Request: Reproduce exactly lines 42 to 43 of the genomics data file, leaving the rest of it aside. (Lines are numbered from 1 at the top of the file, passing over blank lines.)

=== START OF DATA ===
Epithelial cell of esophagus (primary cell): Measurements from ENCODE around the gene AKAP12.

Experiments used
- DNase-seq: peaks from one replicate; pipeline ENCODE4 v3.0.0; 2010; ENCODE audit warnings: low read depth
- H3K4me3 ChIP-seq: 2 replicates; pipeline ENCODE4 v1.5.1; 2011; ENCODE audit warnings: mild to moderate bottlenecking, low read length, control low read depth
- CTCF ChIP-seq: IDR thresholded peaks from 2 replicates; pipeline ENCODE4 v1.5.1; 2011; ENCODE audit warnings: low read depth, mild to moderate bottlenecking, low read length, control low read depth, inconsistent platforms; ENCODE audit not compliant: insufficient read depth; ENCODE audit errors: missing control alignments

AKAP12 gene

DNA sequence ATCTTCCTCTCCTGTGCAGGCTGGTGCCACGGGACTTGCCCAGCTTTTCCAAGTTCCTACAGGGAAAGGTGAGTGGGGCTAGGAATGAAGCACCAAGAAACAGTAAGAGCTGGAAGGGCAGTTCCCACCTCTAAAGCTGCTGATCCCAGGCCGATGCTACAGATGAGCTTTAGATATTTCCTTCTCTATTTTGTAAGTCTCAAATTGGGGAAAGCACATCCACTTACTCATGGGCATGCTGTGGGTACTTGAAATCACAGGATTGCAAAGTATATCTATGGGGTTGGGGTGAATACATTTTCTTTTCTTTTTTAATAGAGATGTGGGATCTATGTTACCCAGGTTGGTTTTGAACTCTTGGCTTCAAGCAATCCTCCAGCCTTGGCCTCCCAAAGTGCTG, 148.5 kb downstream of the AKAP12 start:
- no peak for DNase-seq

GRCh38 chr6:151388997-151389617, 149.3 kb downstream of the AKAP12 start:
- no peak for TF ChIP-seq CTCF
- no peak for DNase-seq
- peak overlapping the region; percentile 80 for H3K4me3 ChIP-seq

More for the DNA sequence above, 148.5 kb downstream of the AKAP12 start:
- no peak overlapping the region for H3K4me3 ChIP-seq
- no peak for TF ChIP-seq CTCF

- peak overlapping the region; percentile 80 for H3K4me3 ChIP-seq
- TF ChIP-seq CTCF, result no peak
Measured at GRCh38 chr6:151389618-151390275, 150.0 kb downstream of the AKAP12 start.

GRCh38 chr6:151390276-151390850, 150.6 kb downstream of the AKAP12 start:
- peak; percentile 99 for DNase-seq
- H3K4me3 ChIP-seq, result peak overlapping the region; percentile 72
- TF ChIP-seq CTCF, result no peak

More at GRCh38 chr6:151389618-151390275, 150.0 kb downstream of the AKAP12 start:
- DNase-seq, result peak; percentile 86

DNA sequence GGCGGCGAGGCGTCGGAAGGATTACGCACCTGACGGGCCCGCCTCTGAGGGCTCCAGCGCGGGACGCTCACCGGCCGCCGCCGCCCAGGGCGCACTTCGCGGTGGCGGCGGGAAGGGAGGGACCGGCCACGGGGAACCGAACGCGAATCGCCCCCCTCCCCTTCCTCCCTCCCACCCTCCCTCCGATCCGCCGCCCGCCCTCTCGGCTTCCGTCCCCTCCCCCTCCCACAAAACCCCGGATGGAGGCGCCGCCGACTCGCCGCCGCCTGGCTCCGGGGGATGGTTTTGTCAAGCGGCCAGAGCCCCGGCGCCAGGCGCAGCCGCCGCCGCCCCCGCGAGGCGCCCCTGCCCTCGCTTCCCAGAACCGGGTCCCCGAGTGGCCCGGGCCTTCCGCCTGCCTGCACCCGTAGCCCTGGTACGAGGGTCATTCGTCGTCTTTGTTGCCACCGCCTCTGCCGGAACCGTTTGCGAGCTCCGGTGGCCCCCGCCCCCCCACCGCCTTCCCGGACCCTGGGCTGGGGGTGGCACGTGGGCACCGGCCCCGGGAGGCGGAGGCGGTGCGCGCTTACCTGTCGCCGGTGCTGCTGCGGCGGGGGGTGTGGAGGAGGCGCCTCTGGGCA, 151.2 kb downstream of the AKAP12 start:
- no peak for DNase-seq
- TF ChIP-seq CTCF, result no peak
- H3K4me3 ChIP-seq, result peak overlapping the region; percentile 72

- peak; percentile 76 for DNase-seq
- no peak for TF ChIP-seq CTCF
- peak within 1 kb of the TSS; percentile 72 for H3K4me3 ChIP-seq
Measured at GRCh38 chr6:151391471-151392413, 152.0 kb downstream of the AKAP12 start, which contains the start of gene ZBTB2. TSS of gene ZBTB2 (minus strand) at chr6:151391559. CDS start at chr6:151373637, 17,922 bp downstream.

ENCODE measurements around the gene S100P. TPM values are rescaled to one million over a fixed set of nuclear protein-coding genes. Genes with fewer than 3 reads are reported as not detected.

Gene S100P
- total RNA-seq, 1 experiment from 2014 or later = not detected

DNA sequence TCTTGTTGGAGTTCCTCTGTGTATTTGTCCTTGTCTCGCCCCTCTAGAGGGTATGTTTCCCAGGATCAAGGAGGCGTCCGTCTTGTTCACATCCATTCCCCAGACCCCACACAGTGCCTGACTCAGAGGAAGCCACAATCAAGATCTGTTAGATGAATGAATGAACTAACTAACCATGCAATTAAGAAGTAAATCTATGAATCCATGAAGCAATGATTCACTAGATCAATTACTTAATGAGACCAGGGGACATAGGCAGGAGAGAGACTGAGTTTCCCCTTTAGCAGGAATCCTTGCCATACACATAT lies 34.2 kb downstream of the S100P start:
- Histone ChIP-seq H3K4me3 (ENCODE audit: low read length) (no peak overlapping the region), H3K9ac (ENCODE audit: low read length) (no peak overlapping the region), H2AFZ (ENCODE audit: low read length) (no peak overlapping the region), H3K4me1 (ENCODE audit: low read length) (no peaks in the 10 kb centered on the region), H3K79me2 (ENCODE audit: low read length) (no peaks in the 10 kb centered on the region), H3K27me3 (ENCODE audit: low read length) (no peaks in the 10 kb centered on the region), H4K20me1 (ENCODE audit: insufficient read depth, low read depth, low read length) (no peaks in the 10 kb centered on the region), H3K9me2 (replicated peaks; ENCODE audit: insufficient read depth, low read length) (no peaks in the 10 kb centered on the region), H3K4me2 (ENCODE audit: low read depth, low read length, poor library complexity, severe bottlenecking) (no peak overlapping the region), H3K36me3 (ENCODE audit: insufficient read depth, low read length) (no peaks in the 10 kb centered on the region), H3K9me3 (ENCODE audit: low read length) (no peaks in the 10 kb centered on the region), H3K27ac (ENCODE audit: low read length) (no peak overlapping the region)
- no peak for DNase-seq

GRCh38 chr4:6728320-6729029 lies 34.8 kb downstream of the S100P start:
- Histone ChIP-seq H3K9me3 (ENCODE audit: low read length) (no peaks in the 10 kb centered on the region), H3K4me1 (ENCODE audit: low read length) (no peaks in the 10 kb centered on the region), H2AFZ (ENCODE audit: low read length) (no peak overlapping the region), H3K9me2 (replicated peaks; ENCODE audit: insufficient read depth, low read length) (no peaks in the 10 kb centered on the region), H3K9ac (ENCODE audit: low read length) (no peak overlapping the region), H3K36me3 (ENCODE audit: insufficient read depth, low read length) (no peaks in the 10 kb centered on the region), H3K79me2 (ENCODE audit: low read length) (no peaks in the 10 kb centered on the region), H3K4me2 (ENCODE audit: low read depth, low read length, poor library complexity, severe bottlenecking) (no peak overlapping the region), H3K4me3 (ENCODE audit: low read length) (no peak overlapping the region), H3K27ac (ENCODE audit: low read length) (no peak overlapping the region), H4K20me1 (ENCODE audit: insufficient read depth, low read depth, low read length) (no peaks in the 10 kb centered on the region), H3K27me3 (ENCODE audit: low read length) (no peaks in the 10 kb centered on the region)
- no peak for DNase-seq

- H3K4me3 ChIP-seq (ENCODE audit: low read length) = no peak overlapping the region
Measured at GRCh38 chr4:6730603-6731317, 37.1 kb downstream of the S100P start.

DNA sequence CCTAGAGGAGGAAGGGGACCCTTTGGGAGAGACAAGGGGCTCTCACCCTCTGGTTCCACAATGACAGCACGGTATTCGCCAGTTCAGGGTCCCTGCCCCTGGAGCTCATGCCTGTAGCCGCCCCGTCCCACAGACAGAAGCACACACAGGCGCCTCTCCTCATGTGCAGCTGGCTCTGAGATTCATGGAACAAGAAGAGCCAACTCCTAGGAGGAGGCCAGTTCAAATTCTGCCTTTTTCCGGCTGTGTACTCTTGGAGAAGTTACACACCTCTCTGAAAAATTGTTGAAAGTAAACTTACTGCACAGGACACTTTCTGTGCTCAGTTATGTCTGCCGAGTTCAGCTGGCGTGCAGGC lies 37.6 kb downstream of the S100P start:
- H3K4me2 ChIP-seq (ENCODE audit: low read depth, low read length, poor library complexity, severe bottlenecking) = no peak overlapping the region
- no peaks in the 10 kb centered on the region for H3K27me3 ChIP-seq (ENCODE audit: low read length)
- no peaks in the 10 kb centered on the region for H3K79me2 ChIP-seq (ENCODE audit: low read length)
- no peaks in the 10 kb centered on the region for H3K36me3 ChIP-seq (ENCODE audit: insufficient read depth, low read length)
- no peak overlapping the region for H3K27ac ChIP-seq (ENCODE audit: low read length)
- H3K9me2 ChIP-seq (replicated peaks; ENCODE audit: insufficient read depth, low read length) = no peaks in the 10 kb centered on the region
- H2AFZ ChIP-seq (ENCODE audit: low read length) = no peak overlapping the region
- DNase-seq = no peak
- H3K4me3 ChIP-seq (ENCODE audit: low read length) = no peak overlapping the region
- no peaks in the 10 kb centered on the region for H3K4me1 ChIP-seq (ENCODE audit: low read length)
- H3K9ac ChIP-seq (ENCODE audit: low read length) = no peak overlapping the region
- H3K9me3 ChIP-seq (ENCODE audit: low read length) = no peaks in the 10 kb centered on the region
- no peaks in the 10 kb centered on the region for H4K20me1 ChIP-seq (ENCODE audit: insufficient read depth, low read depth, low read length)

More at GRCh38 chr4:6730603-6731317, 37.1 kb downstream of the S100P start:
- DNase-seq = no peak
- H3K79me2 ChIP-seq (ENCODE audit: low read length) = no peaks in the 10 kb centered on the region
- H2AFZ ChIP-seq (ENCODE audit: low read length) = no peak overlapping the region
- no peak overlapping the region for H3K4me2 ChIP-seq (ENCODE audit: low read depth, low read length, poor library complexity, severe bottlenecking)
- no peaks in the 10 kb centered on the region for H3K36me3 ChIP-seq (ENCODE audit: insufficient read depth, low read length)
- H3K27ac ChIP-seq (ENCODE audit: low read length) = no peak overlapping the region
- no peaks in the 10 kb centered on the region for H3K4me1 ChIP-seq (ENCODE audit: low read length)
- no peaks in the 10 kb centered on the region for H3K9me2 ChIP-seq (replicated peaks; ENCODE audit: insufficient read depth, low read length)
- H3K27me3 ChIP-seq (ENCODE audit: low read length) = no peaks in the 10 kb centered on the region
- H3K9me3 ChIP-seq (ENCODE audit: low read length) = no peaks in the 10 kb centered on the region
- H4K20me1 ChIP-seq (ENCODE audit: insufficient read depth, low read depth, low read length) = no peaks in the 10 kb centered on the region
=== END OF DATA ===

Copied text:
- H3K4me3 ChIP-seq (ENCODE audit: low read length) = no peak overlapping the region
Measured at GRCh38 chr4:6730603-6731317, 37.1 kb downstream of the S100P start.